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Methods of Biblical Counseling - Is Television Violence Threatening to Americas Youth?

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Methods of Biblical Counseling

Is Television Violence Threatening to Americas Youth?

Does the violence scattered across the screens in the homes of Americans cause the unsuspecting watcher to commit sordid acts of wanton violence? While many people seem to hold to this line of thinking there are strong arguments that buffet the conclusion and insist that there is no promotion of violence in what is paraded in living rooms across the land. A wide range of research has been conducted in an attempt to establish scientific data, among this research three main types of studies are evident: Laboratory studies, natural setting studies and correlational studies. Laboratory studies tend to suggest that the negative effects are more clearly visible among people who are already predisposed to violence and that other factors influence them to behave violently and their actions are not stimulated solely by what has been viewed on television. Natural setting studies use violent and non-violent programs to test the outcome on their subjects while corelational studies gather data from television viewing behavior and compare it to data on aggressiveness. The goal is to find a relationship between viewing and aggressive behaviors. Many of the advocates of these particular studies tend to believe that there is little relation to what is seen on television and what people actually do. In other words "there is little convincing evidence that in natural settings, viewing television violence causes people to be more aggressive" (Lynn 167-168). Although many people may consider television violence a threat, others believe that the explicit acts of violence pollute the minds of America's children and teen-agers, causing parents to take action.

Television violence is a threat to children. Psychiatrist Thomas E. Radecki, director of the National Coalition, has worked hard to reduce the amount of violence broadcast on television.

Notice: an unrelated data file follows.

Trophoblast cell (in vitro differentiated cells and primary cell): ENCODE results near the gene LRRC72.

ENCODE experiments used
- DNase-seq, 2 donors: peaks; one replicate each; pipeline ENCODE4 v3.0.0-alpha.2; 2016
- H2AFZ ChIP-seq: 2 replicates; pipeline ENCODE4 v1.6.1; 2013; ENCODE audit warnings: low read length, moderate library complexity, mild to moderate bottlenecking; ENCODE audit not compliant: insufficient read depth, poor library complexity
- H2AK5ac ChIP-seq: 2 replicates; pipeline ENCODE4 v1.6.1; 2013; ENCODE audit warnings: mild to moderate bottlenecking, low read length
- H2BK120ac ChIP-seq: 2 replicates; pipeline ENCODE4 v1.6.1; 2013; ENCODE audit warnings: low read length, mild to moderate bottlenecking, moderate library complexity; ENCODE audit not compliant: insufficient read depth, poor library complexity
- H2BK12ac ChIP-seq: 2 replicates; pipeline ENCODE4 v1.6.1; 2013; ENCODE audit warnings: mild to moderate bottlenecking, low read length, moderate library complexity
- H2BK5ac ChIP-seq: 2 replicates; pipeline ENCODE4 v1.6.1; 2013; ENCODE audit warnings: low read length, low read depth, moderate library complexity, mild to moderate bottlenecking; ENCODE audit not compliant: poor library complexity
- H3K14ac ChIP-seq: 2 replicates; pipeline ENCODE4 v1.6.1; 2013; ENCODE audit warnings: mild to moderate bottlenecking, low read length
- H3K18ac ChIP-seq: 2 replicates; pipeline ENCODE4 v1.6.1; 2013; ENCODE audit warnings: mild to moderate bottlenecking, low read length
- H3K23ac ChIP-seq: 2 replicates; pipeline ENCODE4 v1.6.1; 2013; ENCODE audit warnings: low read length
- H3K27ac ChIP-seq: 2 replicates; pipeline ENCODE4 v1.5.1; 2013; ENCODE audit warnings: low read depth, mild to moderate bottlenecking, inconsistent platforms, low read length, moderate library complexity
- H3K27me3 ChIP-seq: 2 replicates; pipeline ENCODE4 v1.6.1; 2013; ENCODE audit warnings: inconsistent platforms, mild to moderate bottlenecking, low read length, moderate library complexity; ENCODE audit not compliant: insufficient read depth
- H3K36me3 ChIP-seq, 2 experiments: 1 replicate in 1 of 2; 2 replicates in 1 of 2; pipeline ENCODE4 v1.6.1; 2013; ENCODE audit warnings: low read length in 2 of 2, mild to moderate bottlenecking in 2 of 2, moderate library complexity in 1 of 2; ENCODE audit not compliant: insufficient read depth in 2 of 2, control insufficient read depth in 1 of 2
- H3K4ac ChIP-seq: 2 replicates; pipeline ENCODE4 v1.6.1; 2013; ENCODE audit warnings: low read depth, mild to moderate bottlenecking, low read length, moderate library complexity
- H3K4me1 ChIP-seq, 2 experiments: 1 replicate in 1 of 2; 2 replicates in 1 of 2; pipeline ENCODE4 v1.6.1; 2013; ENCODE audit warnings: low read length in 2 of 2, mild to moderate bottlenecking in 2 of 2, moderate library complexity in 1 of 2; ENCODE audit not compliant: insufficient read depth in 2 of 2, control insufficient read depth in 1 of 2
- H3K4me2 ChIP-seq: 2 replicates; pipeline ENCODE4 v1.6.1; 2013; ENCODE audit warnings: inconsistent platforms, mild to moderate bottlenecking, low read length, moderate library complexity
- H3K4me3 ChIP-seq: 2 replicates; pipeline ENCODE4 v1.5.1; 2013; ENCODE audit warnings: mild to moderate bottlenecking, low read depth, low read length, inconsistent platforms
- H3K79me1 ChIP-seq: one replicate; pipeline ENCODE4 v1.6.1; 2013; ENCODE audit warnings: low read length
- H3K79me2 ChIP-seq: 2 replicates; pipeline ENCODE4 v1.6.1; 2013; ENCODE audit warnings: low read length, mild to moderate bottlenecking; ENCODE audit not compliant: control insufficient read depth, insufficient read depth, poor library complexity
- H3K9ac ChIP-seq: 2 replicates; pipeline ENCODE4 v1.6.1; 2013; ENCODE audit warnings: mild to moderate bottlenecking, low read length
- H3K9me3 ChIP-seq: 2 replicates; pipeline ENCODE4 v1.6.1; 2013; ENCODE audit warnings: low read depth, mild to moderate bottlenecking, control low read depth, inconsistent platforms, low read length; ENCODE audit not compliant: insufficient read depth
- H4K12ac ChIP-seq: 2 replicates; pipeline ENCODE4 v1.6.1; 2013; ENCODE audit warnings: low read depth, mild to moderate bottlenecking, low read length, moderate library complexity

According to Radecki, children who see violent acts on television become more susceptible to violence, and are likely to behave in a violent manner. Radecki states, "A diet of television violence was the best predictor of convictions for juvenile delinquency". He reviewed the studies of Jerome and Dorothy Singer of Yale University and discovered that up to twenty five percent of the acts of aggression reported on playgrounds could be linked to violent behavior viewed on television (Radecki 161). For most children, television is as much of an influence as school or church, Maybe even more. Most children spend more time watching television than they spend on other activities such as sports or reading thus neglecting the development of their physical and mental health. It is obvious that most children are far more interested in being entertained than in creating their own entertainment. Deborah Prothrow-Stith, an assistant dean at the Harvard School of Public Health in Cambridge, Massachusetts, and other researchers observed several children play before and after watching violent programs on television. After watching these programs, the children's behavior was more aggressive and they were more likely to kick, punch, bite, or grab to get their way. Television teaches children how to use force to get their way. The more violent television a child watches, the more violent his or her behavior becomes with others (Prothrow-Stith 75). For parents trying to raise good children these facts can be extremely disturbing.